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Thanks for joining us!

Our names are Vanessa and Ian.  We’ve set this travel blog (does that mean it’s a “trog”? haha) up to post stories of our travels so others might also enjoy the places we visit, and maybe gain knowledge from our experiences.

We’re from Australia (just in case the blog name didn’t give it away lol) & currently planning our 3rd trip to the Greek islands.  Our first trip was in 2015, our second in 2017 and our next visit will be in 2019.

There will also be posts from trips we make to other destinations, both within Australia & outside.

As we learn more about blogging (trogging? lol) there will be posts related to our past travels, as well as images we captured during those journeys.  If you, dear reader, choose to copy and re-publish articles and/or images from this site, please respect our copyright and add the appropriate recognition of the source of the image.  Thank you 🙂

Good company in a journey makes the way seem shorter. — Izaak Walton

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Our third trip to Greece – 2019 – Update 3

Map courtesy of the Guidebook "MAKE YOUR JOURNEY TO GREECE AN UNFORGETTABLE EXPERIENCE" by Matina Psychogeos

Hello dear readers and followers.

We have had to change our plans again, although not in a big way.  We decided against the extra day in Athens, and will now only spend the one night there on both our arrival and departure dates.  This will give us extra time to spread across our time on Paros and Crete, and allows more flexibility with the ferry schedules.

The itinerary has been sorted and is now in the hands of the travel agent to check if the accommodation we have chosen is available for the dates we selected.  The various websites we checked, both travel sites and the actual sites of the venues, all indicate availability when we want it so we are keeping our fingers crossed that we read the information on those sites correctly.  The current plan is to spend 5 nights on Paros, and 14 nights on Crete (7 nights at the eastern end and 7 nights at the western end).

Stay tuned!

Our third trip to Greece – 2019- Update 2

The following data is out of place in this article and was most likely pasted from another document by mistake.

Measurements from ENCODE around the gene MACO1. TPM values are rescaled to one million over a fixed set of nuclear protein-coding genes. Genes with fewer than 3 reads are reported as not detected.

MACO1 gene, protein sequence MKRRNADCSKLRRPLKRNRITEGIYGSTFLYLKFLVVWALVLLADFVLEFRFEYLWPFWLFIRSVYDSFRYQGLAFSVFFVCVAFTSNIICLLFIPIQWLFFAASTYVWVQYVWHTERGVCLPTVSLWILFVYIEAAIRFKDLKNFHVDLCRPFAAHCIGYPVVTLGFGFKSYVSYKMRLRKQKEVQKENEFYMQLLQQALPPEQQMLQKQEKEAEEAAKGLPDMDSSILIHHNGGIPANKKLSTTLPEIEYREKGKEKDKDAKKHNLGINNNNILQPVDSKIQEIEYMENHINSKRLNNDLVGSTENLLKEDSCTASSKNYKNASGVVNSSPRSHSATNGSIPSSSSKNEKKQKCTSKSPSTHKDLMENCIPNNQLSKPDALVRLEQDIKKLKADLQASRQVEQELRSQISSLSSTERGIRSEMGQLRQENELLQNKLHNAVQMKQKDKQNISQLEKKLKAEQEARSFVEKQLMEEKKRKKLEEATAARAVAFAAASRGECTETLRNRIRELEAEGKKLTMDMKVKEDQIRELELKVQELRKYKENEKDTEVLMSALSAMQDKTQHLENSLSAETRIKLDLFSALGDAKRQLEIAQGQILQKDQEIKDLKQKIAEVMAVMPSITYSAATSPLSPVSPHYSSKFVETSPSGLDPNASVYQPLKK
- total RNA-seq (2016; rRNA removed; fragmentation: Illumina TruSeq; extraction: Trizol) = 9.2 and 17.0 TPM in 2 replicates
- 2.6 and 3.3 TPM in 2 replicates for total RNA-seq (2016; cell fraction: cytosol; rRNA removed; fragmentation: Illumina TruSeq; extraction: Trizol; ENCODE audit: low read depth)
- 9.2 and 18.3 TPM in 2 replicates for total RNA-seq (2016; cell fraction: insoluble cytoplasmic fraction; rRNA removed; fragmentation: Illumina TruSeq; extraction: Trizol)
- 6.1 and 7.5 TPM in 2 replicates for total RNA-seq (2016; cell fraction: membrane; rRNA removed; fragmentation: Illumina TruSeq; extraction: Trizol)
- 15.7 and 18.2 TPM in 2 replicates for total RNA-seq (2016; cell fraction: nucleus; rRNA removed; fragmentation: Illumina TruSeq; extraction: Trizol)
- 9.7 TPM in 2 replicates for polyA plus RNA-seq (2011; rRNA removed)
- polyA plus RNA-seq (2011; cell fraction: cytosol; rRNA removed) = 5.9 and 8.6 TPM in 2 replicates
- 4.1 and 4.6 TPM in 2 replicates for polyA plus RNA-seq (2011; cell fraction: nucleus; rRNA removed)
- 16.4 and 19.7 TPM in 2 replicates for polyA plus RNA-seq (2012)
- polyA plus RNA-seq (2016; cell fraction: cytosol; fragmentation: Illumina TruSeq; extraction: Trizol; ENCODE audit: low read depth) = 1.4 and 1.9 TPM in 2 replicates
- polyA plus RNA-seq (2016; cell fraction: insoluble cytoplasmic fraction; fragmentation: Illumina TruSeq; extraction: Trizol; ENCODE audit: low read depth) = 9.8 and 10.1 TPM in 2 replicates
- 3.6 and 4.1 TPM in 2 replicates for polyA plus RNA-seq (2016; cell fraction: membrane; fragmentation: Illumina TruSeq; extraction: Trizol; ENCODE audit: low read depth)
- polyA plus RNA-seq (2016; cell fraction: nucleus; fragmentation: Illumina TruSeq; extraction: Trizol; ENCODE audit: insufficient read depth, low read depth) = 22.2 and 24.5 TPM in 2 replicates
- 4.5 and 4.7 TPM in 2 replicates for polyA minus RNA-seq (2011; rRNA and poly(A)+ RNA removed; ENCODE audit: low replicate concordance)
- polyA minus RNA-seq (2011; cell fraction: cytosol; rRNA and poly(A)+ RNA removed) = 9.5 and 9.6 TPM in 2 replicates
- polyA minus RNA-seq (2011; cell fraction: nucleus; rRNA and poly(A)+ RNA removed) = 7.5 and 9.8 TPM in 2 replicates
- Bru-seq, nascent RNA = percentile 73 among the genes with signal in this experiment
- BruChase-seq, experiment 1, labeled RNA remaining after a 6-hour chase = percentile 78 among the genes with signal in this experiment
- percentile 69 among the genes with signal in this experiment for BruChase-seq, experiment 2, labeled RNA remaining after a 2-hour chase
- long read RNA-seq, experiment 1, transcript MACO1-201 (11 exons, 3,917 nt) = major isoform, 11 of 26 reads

Map courtesy of the Guidebook "MAKE YOUR JOURNEY TO GREECE AN UNFORGETTABLE EXPERIENCE" by Matina Psychogeos

Hullo dear readers and followers.

Planning for our next trip is booming along.  Our original plan was to return to Milos for a few days to re-visit some of the places where we had captured video records (such as our day cruise around the island) and which were lost when the storage hard drive crashed before we had a chance to back the videos up.  Lesson learnt.  This time we will take at least 2 back up drives.  Ideally I would like to back the footage up to a cloud storage solution but, from past experience, the WiFi internet speeds on the islands aren’t fast enough to allow this.  Maybe one day they will get to at least 4G speeds.

After Milos we intended to travel on to Crete and spend a couple of weeks travelling around the island, basing ourselves in (or near) Chania for one week and then somewhere on the eastern end of Crete for the other week.  Unfortunately, the ferry routes and timetables don’t work out favourably to allow us to follow this itinerary.

So, after a bit more research of islands and ferry timetables, we have decided on staying in Athens for an extra day (normally we only stay overnight in Athens before catching a ferry to the islands), then head to Paros for a few days, then off to Crete for a couple of weeks before heading back to Athens to stay overnight before catching our flights back to Oz.  Disappointed as we are at not being able to re-visit Milos (we enjoyed our last visit a lot, apart from the unfortunate accident that befell Vanessa on our second last day there – see here), maybe the travel gods decided we needed to see more of the islands before returning to one that we had already visited.  Maybe that’s a good thing as it will give us another island to add to our list of places we’ve been and seen, and that we can offer opinions about.

Vanessa, my beautiful wife, my partner in life, fun, and all things, is, as usual, doing the preliminary research on accommodation options before she narrows it down to a short list that we will go over together to finally settle on our preferred options.

Our levels of excitement and anticipation grow daily as we mark off each of the little steps on our planning list.

Our third trip to Greece – 2019

Map courtesy of the Guidebook "MAKE YOUR JOURNEY TO GREECE AN UNFORGETTABLE EXPERIENCE" by Matina Psychogeos

To all our followers and readers.  Thank you for taking the time to read our stories.

Stay tuned for our next adventure to the Greek Islands in 2019.

The featured map is courtesy of the Guidebook “MAKE YOUR JOURNEY TO GREECE AN UNFORGETTABLE EXPERIENCE” by Matina Psychogeos

UPDATE 27 April 2019: Flights booked and airfares paid.  Now to sort out accommodation!